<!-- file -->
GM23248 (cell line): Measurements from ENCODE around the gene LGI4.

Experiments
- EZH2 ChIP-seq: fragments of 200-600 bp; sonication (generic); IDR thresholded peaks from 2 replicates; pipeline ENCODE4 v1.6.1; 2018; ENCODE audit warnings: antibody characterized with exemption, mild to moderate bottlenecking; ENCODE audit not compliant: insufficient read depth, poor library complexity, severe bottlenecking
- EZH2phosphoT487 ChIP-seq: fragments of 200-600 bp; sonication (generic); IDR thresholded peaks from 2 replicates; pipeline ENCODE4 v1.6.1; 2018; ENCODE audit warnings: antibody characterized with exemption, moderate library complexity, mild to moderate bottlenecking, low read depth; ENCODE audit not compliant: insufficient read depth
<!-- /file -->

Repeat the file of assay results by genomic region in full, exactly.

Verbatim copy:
GM23248 (cell line): Measurements from ENCODE around the gene LGI4.

Experiments
- EZH2 ChIP-seq: fragments of 200-600 bp; sonication (generic); IDR thresholded peaks from 2 replicates; pipeline ENCODE4 v1.6.1; 2018; ENCODE audit warnings: antibody characterized with exemption, mild to moderate bottlenecking; ENCODE audit not compliant: insufficient read depth, poor library complexity, severe bottlenecking
- EZH2phosphoT487 ChIP-seq: fragments of 200-600 bp; sonication (generic); IDR thresholded peaks from 2 replicates; pipeline ENCODE4 v1.6.1; 2018; ENCODE audit warnings: antibody characterized with exemption, moderate library complexity, mild to moderate bottlenecking, low read depth; ENCODE audit not compliant: insufficient read depth